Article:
Less than six months after it refused to provide lions to the Sanjay Gandhi National Park (SGNP), the Sakkarbaug Zoological Garden in Junagadh has decided to provide a pair of Asiatic lions to the Byculla Zoo. However, it was yet to be decided what would be exchanged in return for the big cats.
“Sakkarbaug Zoo has agreed to provide us with a pair of lions. We are yet to decide what will be exchanged in return. We have sent proposals for different animals to various zoos across the country… but we had to get the lions from this zoo, which is known to provide lions across the country,” said Dr Sanjay Tripathi, director, Byculla Zoo.
The national park authorities have been in correspondence with the Sakkarbaug Zoo for over a year now, to procure their lions in exchange for one of their animals. They had even offered a pair of Rusty Spotted Cats. However, their proposal was rejected earlier this year.
“The proposal could have been rejected as they sometimes do not prefer to exchange their animals with a rescue centre,” added Dr Tripathi.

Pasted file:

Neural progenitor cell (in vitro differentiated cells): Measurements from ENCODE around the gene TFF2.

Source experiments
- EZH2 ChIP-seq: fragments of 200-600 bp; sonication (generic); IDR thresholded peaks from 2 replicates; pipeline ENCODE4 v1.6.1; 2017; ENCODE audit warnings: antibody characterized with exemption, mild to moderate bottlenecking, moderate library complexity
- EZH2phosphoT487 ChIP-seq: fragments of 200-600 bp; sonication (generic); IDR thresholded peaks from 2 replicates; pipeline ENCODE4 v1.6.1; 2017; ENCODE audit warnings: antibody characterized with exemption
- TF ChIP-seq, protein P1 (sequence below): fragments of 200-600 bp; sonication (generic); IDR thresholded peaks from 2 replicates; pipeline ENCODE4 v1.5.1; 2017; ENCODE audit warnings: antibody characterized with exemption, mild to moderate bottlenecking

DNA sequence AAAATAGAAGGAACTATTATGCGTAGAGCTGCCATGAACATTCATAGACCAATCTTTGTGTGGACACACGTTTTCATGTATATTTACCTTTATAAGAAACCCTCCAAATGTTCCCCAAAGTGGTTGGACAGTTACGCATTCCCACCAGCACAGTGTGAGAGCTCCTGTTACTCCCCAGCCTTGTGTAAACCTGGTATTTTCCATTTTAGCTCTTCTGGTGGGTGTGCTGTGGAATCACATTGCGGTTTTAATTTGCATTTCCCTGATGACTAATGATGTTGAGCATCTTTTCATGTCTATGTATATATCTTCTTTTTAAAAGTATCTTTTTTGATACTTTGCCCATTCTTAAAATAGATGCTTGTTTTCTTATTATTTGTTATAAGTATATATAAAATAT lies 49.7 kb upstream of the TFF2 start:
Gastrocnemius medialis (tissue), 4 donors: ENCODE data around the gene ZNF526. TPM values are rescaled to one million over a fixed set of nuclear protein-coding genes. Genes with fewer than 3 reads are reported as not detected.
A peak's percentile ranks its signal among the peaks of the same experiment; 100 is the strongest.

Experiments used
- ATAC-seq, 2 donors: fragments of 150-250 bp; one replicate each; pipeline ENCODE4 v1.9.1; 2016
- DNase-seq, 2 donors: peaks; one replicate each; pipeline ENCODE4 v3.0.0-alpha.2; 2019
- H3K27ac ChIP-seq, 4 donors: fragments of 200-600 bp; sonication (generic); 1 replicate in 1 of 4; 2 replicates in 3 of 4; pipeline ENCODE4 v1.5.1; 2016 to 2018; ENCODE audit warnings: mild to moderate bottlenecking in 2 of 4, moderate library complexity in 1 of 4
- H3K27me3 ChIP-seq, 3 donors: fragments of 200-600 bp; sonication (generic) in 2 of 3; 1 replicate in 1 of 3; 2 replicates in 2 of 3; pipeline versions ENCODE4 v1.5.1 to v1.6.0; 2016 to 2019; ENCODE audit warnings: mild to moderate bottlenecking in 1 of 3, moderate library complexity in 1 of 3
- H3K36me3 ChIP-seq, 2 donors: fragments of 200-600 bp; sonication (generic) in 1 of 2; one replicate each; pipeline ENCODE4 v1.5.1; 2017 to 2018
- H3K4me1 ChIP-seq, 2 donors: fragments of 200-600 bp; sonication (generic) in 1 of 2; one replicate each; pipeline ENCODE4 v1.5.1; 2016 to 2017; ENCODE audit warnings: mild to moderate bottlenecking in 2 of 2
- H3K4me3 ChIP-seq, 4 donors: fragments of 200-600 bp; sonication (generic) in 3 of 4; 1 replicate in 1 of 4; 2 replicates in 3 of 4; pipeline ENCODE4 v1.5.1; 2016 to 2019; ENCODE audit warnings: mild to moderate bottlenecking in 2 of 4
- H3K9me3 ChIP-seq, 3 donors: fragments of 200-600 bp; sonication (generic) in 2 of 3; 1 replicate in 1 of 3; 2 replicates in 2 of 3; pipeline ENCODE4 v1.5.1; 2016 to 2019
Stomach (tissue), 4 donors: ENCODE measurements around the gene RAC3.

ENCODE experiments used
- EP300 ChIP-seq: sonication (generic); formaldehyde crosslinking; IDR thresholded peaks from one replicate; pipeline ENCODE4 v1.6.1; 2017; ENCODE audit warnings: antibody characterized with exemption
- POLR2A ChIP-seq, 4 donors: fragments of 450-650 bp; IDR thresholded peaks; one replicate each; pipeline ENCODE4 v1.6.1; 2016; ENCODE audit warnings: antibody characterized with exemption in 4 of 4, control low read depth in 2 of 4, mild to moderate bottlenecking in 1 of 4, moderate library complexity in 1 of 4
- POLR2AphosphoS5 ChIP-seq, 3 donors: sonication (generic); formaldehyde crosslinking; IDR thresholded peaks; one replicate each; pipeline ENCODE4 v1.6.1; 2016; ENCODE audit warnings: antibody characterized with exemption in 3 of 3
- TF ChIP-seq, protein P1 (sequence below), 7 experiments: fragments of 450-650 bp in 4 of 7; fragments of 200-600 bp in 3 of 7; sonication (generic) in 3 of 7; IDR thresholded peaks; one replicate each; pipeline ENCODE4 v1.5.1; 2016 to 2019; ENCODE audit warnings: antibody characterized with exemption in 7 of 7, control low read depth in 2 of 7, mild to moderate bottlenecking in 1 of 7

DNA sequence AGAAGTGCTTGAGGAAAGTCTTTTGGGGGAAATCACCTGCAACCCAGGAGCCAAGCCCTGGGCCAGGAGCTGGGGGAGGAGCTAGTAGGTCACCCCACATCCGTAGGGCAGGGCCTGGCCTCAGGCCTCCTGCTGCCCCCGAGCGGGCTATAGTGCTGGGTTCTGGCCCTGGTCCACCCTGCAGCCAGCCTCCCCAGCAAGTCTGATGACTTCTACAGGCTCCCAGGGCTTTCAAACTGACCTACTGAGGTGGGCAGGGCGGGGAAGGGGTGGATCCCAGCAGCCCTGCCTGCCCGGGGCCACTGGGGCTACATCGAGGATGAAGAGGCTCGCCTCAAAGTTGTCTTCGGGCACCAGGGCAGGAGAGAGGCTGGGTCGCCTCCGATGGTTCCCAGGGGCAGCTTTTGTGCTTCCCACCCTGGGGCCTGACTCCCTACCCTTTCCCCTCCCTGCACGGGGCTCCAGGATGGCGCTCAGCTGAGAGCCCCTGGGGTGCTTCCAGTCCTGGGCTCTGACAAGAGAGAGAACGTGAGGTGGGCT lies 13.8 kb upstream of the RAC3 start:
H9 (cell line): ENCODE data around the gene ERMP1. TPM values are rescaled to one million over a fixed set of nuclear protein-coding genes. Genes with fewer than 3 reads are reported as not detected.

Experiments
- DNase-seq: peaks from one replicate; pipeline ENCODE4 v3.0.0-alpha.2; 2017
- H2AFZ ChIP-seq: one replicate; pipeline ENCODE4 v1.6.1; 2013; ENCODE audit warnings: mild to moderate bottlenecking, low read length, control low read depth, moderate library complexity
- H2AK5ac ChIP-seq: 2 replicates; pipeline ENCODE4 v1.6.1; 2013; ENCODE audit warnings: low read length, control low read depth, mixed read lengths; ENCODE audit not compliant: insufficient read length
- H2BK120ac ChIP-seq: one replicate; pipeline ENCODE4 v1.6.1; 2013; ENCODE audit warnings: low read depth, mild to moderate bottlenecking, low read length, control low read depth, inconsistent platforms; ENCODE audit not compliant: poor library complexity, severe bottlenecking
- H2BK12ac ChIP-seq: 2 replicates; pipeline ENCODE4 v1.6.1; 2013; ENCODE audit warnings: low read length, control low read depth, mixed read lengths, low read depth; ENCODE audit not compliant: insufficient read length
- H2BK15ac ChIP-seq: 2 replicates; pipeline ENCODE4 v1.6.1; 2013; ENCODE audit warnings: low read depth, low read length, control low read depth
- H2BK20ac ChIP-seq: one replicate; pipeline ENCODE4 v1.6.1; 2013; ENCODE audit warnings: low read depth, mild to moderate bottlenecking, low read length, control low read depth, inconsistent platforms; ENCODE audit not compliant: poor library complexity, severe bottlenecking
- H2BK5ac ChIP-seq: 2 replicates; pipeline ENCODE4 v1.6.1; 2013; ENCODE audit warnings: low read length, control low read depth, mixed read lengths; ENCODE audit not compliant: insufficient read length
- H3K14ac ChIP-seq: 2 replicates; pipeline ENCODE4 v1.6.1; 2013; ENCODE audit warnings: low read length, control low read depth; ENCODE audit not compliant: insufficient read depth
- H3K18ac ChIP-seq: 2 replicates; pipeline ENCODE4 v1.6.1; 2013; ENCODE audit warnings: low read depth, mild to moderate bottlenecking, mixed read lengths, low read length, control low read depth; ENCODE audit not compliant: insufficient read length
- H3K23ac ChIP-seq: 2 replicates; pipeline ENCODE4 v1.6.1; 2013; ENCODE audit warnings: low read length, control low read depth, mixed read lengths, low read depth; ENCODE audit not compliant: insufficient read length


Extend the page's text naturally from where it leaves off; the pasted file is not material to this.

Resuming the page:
Meanwhile, Byculla Zoo, which is also called Veermata Jijabai Bhosale Udyan, also proposes to get a pair of tigers from Siddharth Zoo in Aurangabad. “We are in talks with them, and it is in the final stage of approval,” he added.
As part of the second phase of renovating the British-era zoo, the authorities are bringing in new animals from both Indian and foreign zoos. Apart from the lions and tigers, the zoo also plans to bring in nilgais, barasinghas, otters, cheetahs and leopards. In March, the zoo authorities had reached an agreement with the Kanpur zoo to receive a pair of barasingha in exchange for their birds like Macaws and water birds.
The zoo is currently in the process of constructing new enclosures for these animals. In January, the Brihanmumbai Municipal Corporation (BMC) had awarded the contract to construct seven enclosures. The authorities have decided to bring the new animals to the zoo only after finishing the completion of each enclosure.
“We have decided to complete the enclosure before bringing the animals. Last time the enclosures were not ready when the penguins were brought here… We do not want that to happen this time,” Dr Tripathi said.
As the enclosures are being renovated, the zoo has already begun shifting some of the animals to temporary enclosures. Five crocodiles and 15 monkeys are currently housed in these temporary enclosures.
In the first phase of renovation, the zoo brought in Humboldt penguins from South Korea in July 2016, leading to more footfalls and increased revenue to the zoo.